By Jerry Mooney
According to the Course In Miracles, there are only two emotions: fear and love. All others are gradations of those two. I found this concept to require some skill in reconciling my ecological consciousness with my spirituality. What I discovered is that it is spiritual to appreciate the beauty of nature, work to preserve it, but not to fight those who pollute. This was a difficult struggle for me, especially with the ubiquitous reports of global warming, air pollution and other environmental devastation telling me we must FIGHT pollution. Here is what I finally understood.
Although it is obvious that loving the earth and all it contains is spiritual, being critical of the things that pollute can cost us our inner peace as well as signal a spiritual problem: having contempt or judgement weakens our spiritual practice. Also, giving the pollution the energy expands the problem and not the solutions. This applies to so many things, but feels challenging when I witness the wanton greed degrade the planet I love. But I noticed my energy shift when I read that environmental entrepreneurship is a growing a viable career path according to Ohio University. Once I ran into this I started to shift my focus from the problem to the fact that there were so many solutions being created.
Like so many spiritual concepts, this idea is nuanced. Loving the earth and everything in it is spiritually powerful and raises the vibration of all things. This often causes us to want to protect the things that we love. This is where I’ve fallen into the trap of contempt. First of all, contempt is a judgement. And when we are judging we are not appreciating.
The way problems expand by giving them energy is partly a simple energy transfer and partly because the resistant energy causes those attacked to entrench themselves in their behavior and find moral justifications for their actions. When we simply broadcast love, we open the door for others to appreciate the environment too. When we simply enjoy the presence of nature, we are protecting it better than fighting those who seem muted to nature’s beauty.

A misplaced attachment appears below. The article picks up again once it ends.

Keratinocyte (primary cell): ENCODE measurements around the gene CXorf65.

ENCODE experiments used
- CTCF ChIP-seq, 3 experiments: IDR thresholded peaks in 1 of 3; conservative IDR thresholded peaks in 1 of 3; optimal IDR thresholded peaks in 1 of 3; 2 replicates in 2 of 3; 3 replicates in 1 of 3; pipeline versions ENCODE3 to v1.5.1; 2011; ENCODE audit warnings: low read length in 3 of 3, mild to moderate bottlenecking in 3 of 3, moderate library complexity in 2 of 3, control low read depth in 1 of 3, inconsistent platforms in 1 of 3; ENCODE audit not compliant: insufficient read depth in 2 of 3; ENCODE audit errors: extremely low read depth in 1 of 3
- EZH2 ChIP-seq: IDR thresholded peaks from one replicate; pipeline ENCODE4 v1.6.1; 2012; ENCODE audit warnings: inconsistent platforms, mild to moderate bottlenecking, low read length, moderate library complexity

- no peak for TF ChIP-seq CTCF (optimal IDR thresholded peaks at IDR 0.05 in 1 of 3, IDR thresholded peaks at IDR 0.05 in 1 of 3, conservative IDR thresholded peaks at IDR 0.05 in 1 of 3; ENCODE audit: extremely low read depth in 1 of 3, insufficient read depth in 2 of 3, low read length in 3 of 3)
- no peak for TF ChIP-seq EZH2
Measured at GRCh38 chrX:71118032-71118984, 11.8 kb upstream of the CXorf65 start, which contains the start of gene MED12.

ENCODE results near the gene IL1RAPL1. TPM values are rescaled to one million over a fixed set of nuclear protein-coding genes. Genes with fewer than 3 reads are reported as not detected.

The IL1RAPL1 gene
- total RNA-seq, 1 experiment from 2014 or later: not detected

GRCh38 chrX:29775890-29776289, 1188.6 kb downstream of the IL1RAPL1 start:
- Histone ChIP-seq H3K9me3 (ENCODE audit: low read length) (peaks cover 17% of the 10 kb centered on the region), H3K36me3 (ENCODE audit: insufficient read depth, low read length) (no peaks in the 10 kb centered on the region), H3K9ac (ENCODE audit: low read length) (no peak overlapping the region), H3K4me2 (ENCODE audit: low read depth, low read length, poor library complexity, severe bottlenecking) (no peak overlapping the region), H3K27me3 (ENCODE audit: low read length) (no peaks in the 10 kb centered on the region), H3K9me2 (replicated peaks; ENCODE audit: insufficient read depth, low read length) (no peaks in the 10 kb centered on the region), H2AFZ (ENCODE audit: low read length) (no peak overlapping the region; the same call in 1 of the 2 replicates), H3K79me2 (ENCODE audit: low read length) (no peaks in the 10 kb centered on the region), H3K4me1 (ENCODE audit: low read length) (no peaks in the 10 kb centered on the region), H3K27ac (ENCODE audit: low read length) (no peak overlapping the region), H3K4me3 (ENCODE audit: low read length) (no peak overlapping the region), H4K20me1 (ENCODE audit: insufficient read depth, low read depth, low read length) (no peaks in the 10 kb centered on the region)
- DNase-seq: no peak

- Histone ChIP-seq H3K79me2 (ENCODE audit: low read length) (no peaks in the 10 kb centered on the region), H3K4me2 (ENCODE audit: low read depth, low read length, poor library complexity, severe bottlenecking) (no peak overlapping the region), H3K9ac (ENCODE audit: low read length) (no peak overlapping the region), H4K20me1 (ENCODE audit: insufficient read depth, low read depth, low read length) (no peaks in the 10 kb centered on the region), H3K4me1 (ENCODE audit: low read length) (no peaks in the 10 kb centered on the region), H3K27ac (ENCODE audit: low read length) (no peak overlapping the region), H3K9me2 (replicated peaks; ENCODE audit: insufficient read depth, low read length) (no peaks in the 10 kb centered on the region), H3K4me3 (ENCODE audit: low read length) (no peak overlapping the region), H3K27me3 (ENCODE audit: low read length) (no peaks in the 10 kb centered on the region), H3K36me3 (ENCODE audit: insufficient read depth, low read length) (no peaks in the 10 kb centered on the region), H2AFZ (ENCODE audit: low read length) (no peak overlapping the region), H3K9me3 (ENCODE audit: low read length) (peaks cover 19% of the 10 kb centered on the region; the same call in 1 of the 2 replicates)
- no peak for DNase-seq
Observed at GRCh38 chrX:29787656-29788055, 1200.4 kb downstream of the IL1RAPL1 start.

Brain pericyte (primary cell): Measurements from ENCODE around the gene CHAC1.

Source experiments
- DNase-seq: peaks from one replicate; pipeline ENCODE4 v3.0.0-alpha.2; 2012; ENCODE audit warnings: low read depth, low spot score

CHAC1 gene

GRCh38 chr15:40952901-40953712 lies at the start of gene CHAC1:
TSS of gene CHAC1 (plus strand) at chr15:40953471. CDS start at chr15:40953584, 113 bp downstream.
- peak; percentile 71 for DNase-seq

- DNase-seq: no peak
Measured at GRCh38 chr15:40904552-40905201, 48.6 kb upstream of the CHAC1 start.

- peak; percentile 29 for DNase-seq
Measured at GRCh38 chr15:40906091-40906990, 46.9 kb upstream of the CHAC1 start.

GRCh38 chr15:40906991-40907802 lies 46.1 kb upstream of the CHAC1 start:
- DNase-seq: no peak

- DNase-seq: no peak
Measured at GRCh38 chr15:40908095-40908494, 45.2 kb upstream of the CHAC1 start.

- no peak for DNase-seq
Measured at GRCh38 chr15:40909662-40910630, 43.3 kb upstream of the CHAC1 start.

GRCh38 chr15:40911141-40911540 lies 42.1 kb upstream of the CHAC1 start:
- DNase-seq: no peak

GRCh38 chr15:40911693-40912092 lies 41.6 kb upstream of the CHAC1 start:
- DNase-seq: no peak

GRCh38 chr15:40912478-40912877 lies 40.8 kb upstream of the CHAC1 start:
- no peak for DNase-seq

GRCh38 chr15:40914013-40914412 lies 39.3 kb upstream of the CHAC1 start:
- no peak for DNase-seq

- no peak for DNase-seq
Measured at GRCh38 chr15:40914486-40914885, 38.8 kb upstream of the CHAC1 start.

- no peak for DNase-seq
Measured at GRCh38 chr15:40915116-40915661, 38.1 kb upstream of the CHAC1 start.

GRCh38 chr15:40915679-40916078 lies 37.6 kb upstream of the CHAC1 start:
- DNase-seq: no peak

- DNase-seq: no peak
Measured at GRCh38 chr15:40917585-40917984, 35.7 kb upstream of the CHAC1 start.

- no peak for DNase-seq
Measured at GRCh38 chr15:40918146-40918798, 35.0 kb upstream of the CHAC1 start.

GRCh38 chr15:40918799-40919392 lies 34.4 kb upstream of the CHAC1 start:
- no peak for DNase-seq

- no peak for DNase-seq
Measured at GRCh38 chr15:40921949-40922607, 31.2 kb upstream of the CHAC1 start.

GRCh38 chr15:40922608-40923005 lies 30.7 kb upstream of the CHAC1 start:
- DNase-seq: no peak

So our focus is better spent appreciating the things that are happening to improve the environment instead of fighting those things that exploit it. For example, Tesla Motors is not only making electric cars, but they have merged with SolarCity and will probably begin offering solar panels to Tesla customers. In Denmark they are creating floating power plants that create clean renewable energ. And universities like the University of California Riverside are now teaching sustainable product design as part of their engineering programs.
By improving the focus in education and industry we produce more and more green innovation. For example, we can now print solar panels and their efficiency is reaching new and amazing efficiency levels. There are new innovations being created everyday that make the old ways of pollution and scarce resources obsolete. My spiritual practice now includes focusing on that and being amazed at what is happening. This way I enjoy the amazement of the solutions and the optimism that comes with it and I put my energy into the positive.
The point is that we must see the good in the world. There will always be seductive tragedy to occupy our minds. We must not focus on those. There is an amazing world, but we miss it if we focus on the tragedy and we lend energy to the problems instead of enjoying the hope and positive energy the solutions are providing.
Ultimately, the best thing we can do for the world is be happy. It can be challenging when we see so many reports of so many problems. But we must be the change we want to see, and that includes being appreciative of our progress and amazed at our innovations in the light of ever present destruction.
Jerry Mooney is co-founder and managing editor of Zenruption and the author of History Yoghurt and the Moon. He studied at the University of Munich and Lewis and Clark College where he received his BA in International Affairs and West European Studies. He has recently taught Language and Communications at a small, private college and owned various businesses, including an investment company. Jerry is committed to zenrupting the forces that block social, political and economic justice. He can also be found on Twitter @JerryMooney